The ANWR Group, which is also the parent company of Sport 2000 in Germany and three other countries, has obtained a court verdict in Bavaria that allows its own 19 Schuh Mücke shoe shops to open their doors in the state as of April 1, despite a nationwide retail lockdown, because the sale of shoes is an “essential” service. Asked to confirm a report in Schuhkurier, the company stressed that it was not an April’s Fool Day joke.
The court’s decision is applicable for the moment to any other shoe shop in Bavaria. ANWR, which is also the largest cooperative of independent shoe retailers in Germany, will try to obtain similar court rulings based on similar arguments for shoe stores and well as sporting goods stores all over Germany, where non-essential retailing has been locked down for more than six months because of the Covid-19 pandemic. They can only stay open in states where the infection level is relatively low.
According to Schuhkurier, ANWR had first asked a local court to rule in Schuh Mücke’s favor in February, but its request was denied. Following an appeal, the court’s judges concluded that shoe stores perform an “essential” activity for the population like bookstores and other types of shops that have been exempted from the lockdowns.
In their March 31 ruling, the judges argue that the provision of fitting shoes, which cannot be done over the internet, is necessary for many professional activities as well as the preservation of healthy body functions and sports activities performed outdoors. It is particularly important for children and young adults as their feet have not stopped growing.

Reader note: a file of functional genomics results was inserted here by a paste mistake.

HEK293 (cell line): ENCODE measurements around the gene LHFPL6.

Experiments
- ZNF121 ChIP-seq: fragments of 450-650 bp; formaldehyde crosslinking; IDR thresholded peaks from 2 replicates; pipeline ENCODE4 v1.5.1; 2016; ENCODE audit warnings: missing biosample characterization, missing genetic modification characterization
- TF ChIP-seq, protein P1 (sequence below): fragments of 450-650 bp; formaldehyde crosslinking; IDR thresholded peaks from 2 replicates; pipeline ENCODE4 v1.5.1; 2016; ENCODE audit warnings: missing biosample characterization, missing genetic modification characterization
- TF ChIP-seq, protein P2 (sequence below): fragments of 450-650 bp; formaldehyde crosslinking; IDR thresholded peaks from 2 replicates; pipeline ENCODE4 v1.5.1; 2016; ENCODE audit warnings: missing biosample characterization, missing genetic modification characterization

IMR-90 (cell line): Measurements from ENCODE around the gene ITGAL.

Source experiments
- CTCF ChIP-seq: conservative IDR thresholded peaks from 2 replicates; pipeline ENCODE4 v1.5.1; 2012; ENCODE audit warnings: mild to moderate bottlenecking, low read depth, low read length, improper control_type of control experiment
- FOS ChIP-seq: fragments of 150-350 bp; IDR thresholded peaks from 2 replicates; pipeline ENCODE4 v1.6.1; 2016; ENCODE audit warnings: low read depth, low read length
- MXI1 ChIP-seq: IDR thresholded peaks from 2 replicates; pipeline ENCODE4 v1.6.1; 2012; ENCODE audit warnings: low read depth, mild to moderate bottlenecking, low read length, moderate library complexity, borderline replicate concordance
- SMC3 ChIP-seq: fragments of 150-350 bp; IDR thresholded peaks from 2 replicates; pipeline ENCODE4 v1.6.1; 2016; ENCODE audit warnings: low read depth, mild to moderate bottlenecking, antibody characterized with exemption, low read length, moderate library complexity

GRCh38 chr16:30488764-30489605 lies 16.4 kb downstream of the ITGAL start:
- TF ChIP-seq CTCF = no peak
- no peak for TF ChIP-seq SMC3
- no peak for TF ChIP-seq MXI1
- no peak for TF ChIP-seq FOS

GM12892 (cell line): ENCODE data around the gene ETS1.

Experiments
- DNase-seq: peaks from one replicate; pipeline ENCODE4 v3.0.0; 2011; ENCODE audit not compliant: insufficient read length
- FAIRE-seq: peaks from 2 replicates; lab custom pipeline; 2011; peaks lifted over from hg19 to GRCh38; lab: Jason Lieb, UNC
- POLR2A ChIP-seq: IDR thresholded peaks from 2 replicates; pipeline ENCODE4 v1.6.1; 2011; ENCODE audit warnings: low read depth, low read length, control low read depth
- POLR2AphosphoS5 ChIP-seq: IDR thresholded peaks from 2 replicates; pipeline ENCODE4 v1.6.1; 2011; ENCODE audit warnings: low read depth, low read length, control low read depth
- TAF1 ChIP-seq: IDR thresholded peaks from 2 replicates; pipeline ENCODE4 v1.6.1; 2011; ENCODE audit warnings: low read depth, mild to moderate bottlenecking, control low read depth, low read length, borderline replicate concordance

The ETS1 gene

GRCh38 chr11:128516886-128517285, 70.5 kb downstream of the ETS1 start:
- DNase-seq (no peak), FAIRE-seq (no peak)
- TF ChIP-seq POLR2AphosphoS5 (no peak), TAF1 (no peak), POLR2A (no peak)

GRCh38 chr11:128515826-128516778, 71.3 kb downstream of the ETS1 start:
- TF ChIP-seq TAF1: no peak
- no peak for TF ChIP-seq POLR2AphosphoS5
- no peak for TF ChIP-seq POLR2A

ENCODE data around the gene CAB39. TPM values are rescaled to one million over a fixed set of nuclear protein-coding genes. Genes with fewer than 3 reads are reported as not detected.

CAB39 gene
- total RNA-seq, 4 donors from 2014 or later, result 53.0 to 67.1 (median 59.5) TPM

The Bavarian court decision is a further element in support of arguments raised by sporting goods retailers in other countries, including France and Switzerland, that they should stay open because they perform an essential activity for the health and wellbeing of the population.
French authorities promise extra aid
France’s Union Sport & Cycle (USC), which represents both vendors and retailers of sporting goods and bicycles, raised this argument again in a letter sent to French President Emmanuel Macron, where it also noted that the financial aid that its retail members received last year to compensate for the temporary closure of their shops represented only between 5 and 7 percent of their turnover.
President Macron announced yesterday that the lockdown measures recently implemented in the Paris region and other parts of France will be extended after Easter to the whole country, covering also the school sector until the end of April. He stated that there will be no change in the list of retailers being exempted from the lockdowns, which includes bookstores as well as hairdressers.
To sweeten the pill, the French government announced few days ago that it was setting aside a new €200 million package of non-refundable grants for 35,000 fashion and footwear stores as well as leathergoods and sporting goods stores, in view of the fact that they sell seasonal merchandise that can age quickly. UCI’s executive director, Virgile Caillet, said he was pleased that sporting goods stores have been included for the first time in such an aid package, whose details still need to be ironed out.
French authorities also confirmed that the schedule for clearance sales may be modified, if necessary, but indicated that there will likely be no tax breaks for excess stocks. Such a measure is being contemplated in Germany, but French officials have reportedly deemed it to be too complex to implement. Caillet said he was still hopeful that the French government will make concessions for the depreciation of surplus inventories.
As previously reported, the French government has been allowed by the European Commission to subsidize operators of ski facilities, which have been forced to shut down since the beginning of December.